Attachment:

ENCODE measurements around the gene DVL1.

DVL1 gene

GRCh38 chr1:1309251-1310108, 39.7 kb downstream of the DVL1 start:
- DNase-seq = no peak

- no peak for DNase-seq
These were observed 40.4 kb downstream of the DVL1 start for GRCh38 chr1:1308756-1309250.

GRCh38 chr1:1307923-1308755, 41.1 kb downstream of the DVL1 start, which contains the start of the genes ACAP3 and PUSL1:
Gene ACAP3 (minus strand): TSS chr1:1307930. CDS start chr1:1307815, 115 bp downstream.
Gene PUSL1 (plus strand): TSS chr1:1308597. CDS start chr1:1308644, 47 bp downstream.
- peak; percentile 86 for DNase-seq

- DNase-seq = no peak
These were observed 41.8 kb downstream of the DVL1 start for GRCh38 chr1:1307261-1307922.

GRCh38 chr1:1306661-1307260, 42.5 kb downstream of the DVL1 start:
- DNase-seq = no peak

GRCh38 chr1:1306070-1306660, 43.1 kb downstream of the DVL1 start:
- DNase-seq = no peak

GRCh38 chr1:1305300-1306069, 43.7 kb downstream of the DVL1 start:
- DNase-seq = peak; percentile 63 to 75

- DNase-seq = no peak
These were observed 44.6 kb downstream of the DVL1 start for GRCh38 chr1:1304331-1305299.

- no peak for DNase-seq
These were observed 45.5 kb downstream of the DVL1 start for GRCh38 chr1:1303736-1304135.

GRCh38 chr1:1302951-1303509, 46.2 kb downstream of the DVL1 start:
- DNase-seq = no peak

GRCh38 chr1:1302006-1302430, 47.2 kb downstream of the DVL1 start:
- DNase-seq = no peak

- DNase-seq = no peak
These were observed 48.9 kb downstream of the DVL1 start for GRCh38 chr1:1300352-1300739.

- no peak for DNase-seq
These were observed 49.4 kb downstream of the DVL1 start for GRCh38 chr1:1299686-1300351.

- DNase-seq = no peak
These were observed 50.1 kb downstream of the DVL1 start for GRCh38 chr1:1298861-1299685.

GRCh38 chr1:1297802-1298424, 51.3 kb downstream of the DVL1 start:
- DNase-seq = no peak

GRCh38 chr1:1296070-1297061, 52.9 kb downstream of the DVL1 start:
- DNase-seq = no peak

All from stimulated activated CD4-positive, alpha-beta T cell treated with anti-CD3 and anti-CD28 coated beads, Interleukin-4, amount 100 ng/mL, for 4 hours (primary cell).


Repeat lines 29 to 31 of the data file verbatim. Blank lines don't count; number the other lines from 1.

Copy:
- no peak for DNase-seq
These were observed 49.4 kb downstream of the DVL1 start for GRCh38 chr1:1299686-1300351.

- DNase-seq = no peak